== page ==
Subtypes of BPD, Part III

“A crucial element of the real self is its unconditional acceptance of itself.”
― Michael Adzema
Introduction
        The first post provided a brief overview of BPD by way of metaphor and part II reviewed the first two types of BPD and provided some initial treatment possibilities. This final post will review the last form of BPD, initial treatments, and suggest ways existentialism can continue to provide treatment for people with BPD. Lastly, this post will propose new research to help anticipate and reduce recidivism in people with BPD.
Subtypes of BPD
     
Type III
         The metaphor of the Window Painter applies to all three types of BPD. However, in the third type of BPD, the person with BPD has grown up in a reassuring and secure environment with few double-bind messages or abandonments. They have experienced adequate safety and security with little social, familial, or psychological instability. While this person may struggle with some minor forms of mood lability and a flair for the dramatic, overall functioning is healthy and they are able to maintain long lasting relationships. BPD would, rightfully so, not be diagnosed, although borderline traits may be noticeable. However, they would not meet the essential criteria for BPD.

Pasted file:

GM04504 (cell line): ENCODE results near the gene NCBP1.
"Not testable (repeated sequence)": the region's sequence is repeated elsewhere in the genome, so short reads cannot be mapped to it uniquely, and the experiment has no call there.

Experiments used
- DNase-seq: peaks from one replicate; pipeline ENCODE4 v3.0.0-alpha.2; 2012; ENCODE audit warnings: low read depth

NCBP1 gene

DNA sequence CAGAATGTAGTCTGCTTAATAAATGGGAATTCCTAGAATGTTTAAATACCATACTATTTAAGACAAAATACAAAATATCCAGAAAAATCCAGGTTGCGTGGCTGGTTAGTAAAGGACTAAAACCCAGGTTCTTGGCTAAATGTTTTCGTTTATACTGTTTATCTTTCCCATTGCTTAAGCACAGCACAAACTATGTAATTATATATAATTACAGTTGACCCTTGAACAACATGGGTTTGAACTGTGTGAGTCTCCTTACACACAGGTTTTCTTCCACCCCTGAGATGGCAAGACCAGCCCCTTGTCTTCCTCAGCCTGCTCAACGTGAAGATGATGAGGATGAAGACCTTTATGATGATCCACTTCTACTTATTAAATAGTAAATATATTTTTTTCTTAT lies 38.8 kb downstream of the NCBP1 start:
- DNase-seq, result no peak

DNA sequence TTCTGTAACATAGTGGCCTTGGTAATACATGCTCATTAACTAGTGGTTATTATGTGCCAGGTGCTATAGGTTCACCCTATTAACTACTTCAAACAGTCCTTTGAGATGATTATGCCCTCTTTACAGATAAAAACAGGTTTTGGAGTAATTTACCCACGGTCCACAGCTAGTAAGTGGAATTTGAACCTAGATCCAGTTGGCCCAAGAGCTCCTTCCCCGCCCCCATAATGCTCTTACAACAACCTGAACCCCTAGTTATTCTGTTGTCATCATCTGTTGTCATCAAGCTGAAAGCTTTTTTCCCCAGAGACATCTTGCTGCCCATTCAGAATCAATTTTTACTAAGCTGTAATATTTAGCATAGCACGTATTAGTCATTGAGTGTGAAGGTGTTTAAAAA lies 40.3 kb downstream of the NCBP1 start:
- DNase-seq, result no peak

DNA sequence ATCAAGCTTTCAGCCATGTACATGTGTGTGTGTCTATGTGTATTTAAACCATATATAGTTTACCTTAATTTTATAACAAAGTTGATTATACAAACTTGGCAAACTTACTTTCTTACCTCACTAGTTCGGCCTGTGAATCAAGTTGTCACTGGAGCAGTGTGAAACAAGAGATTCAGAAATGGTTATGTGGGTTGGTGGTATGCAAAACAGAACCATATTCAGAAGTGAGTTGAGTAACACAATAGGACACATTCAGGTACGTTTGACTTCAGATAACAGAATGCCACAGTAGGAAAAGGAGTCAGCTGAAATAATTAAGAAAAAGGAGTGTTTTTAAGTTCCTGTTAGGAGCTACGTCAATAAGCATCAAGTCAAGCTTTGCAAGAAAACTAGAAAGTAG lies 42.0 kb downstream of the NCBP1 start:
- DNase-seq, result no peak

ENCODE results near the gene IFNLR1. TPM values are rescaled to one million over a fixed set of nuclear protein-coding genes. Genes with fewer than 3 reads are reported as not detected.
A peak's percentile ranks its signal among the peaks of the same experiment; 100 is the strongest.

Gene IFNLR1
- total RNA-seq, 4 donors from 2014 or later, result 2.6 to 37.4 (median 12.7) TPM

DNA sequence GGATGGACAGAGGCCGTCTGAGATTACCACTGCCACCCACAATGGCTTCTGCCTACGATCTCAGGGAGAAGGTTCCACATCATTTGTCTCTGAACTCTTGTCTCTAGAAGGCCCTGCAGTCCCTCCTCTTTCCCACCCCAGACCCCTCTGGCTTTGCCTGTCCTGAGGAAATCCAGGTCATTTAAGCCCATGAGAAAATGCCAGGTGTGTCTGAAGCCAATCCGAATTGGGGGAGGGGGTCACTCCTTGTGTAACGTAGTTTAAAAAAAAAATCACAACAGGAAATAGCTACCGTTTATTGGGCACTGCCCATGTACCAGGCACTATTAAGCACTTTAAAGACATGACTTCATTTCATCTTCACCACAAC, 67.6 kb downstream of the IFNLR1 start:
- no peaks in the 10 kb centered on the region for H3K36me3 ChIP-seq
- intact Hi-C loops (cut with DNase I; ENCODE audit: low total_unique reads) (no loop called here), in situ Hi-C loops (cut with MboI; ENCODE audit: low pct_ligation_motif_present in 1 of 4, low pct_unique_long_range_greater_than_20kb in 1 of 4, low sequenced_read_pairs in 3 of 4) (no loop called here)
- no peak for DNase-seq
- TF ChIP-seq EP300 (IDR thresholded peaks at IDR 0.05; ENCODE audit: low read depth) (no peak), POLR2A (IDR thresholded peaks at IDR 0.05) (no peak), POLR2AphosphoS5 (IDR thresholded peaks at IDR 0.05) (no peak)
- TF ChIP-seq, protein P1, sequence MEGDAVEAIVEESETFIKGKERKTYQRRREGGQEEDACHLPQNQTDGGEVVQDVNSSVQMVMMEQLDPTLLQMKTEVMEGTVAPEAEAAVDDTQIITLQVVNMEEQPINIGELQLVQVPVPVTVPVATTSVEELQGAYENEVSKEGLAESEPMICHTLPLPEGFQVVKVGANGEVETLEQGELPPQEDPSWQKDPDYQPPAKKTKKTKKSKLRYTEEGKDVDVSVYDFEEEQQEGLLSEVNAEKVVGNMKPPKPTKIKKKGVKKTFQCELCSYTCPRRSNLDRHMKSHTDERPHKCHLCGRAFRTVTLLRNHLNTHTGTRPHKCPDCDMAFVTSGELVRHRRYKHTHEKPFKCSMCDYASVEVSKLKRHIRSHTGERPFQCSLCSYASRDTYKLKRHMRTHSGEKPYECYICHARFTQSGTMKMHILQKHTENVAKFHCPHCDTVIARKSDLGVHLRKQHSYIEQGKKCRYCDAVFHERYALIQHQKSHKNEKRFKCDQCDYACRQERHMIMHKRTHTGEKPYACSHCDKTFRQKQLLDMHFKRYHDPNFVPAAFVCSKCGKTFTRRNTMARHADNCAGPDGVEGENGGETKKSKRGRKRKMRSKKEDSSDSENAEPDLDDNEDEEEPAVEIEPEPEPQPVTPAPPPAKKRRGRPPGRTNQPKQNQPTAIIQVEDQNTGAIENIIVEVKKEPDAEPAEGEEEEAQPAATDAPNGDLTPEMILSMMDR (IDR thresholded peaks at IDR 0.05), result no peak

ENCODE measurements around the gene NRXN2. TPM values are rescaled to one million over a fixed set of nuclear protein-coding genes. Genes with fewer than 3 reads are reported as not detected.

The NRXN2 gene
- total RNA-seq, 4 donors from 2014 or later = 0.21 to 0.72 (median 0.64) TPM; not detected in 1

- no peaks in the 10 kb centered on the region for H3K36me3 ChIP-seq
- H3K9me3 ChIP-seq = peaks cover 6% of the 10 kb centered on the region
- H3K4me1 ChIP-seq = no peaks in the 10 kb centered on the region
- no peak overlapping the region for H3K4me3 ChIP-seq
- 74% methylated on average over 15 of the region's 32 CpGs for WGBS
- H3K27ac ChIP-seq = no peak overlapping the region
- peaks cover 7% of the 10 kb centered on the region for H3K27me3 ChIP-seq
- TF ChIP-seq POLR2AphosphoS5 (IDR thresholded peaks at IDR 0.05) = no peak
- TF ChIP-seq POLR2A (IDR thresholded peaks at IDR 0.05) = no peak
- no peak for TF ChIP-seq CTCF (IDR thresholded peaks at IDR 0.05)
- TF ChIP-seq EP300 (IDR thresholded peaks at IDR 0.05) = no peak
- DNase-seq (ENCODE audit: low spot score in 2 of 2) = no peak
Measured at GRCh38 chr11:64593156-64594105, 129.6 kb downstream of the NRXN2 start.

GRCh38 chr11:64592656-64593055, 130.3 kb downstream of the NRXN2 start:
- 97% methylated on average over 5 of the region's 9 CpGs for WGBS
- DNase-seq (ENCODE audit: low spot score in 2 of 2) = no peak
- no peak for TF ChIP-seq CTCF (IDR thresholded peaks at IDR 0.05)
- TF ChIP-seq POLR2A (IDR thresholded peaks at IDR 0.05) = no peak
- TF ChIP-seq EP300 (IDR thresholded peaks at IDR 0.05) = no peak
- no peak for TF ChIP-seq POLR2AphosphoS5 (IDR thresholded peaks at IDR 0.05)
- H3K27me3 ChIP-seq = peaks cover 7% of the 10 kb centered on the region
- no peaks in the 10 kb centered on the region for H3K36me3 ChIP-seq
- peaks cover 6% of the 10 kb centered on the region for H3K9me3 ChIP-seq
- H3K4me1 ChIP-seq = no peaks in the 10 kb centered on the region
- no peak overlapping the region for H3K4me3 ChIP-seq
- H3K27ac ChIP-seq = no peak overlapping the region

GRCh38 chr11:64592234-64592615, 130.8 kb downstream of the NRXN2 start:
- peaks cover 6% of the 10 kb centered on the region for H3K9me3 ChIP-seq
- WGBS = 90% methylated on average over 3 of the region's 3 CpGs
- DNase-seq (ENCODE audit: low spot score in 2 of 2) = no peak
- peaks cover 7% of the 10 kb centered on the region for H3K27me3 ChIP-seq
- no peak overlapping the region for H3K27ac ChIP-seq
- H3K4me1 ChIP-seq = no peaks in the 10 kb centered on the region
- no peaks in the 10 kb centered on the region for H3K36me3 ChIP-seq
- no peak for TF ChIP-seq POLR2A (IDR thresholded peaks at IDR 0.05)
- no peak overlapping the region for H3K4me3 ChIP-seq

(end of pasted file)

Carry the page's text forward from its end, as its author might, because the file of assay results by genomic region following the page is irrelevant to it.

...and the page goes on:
According to the DSM 5, the essential feature of BPD “is a pervasive pattern of unstable interpersonal relationships, self-image, and affects, and marked impulsivity that begins by early adulthood and is present in a variety of contexts” (2013, p. 663). In this sense, BPD could be sitting dormant. While the diagnostic criteria does not allow for a diagnosis without at least 5 specific symptoms. Most experienced clinicians will assess for personality traits and provide treatment focusing on attachment, boundaries, and relationship maintenance.
     Gestational diabetes (GD) is a discrete episode of diabetes which occurs during pregnancy. It is monitored and treated until several hours after delivery. There are several factors that can Most of the time, blood sugar levels return to normal within a few hours after birth. However, having GD can increase the risk of permanently developing type II diabetes. 

Treat personality shifts like internal fugue state. Situational dependency. Catastrophic events removing available

Initial Treatment
Conclusion
Sources
      Sperry, L. (2003). Handbook of diagnosis and treatment of DSM-IV-TR personality disorders. New York, NY: Brunner-Routledge.